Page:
“We also have close relatives in the potato’s homeland,” said the blackthorn bushes, “further north than they grew. Norwegians from Norway sailed west through fogs and storms to an unknown land where under the ice and snow, they found herbs and greenery and bushes with wine’s dark blue berries – sloeberries. They froze to ripe grapes, and so do we. And that country was called Vineland, Greenland, Sloethornland.”
“That’s a very romantic story,” said the young man.
“Come along,” said the wise woman and led him over to the beehive. He looked into it. What a hustle and bustle! There were bees in all the hallways beating their wings to bring a healthy breeze into the entire big factory. That was their job. From outside bees born with baskets on their legs came bringing flower pollen. It was shaken off, sorted, and made into honey and wax. They came and went. The Queen bee wanted to fly, too, but then they would all have to fly along, and it wasn’t time for that yet. But since she wanted to fly, they bit the wings from her majesty, and then she had to stay put.
“Climb up on the embankment,” said the wise woman. “Take a look at the road, and all the forks there!”
“What a swarming throng!” said the young man. “Story upon story! Humming and buzzing! It’s too much for me! I’m going back!”
“No, go straight ahead!” said the woman. “Go right into the teeming crowd. Have an eye for them, and an ear – and yes – a heart too. Then you’ll soon think of something. But before you go, I must have my glasses and ear trumpet back.” And she took both of them.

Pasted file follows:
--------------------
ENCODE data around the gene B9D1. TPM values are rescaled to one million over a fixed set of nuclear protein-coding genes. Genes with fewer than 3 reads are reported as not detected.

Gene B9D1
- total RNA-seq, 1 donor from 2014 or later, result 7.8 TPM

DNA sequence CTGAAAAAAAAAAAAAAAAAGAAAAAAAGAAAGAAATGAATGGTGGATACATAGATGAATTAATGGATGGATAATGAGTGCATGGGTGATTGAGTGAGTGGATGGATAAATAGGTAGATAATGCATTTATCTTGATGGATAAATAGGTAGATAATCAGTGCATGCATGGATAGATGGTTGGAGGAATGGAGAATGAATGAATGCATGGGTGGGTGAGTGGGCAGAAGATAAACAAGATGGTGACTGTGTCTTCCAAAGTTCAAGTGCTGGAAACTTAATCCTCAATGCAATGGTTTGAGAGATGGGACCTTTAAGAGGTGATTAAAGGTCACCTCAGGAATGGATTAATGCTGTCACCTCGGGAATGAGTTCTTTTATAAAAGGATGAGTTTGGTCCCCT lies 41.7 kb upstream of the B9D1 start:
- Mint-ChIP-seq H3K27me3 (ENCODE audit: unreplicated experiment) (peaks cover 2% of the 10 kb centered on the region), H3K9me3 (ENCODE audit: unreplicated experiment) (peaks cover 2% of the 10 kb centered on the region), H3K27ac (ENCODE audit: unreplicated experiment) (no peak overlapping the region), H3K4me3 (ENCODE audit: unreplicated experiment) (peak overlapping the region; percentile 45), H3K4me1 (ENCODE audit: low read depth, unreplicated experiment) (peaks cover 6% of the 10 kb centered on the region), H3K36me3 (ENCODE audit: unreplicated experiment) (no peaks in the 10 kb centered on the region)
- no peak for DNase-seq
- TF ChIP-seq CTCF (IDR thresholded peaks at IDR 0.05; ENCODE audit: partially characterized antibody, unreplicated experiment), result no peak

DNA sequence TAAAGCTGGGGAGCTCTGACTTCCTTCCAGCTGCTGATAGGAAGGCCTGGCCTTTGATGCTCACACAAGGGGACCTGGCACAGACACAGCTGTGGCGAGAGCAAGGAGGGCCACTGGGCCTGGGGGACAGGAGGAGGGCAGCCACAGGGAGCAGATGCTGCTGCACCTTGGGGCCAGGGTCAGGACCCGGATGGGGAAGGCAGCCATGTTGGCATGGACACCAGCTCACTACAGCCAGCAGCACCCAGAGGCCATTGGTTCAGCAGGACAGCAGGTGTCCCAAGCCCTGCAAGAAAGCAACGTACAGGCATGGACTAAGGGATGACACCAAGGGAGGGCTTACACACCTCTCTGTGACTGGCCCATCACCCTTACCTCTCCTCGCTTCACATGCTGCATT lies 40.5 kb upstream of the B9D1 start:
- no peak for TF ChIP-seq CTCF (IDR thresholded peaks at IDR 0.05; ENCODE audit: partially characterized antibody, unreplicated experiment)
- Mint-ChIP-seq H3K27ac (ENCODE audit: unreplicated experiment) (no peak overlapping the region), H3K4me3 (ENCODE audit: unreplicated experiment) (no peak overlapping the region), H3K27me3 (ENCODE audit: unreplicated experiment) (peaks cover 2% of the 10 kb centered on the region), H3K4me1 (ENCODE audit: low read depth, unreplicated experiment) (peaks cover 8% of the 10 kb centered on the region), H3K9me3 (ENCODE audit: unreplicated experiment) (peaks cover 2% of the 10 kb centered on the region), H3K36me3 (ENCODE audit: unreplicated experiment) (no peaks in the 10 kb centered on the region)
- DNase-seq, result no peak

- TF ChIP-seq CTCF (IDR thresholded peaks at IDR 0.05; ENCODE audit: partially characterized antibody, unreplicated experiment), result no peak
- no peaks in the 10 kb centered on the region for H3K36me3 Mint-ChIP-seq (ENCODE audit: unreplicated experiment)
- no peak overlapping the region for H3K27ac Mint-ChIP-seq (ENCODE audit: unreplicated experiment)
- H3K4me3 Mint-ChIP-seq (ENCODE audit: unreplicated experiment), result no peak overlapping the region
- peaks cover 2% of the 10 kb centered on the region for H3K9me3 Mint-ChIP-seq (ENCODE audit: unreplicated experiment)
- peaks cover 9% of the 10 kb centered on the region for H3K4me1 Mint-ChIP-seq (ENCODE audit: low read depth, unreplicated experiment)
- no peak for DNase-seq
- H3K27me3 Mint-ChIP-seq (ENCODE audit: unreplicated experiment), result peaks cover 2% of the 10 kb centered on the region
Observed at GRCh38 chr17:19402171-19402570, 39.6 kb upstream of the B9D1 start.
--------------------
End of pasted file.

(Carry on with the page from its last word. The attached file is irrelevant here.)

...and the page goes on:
“Now I can’t see anything,” said the young man, “and I can’t hear any longer.”
“Well, then you can’t be a writer by Easter,” said the wise woman.
“But when then?” he asked.
“Neither by Easter nor Pentecost! You can’t learn imagination.”
“But what shall I do to make my living by writing?”
“Oh, you can manage that by Shrove Tuesday! Become a critic! Knock down the poets. Knock down their writings – that’s just like knocking them. Just don’t be over-awed. Hit at them without ceremony. You’ll get enough dough to support both yourself and a wife!”
“You’ve hit upon the very thing!” said the young man, and he knocked down all the poets because he couldn’t become one himself.
We heard this from the wise woman. She knows what people can think up.
(“What One Can Think Up,” written by Hans Christian Andersen in the mid 1800s!!!)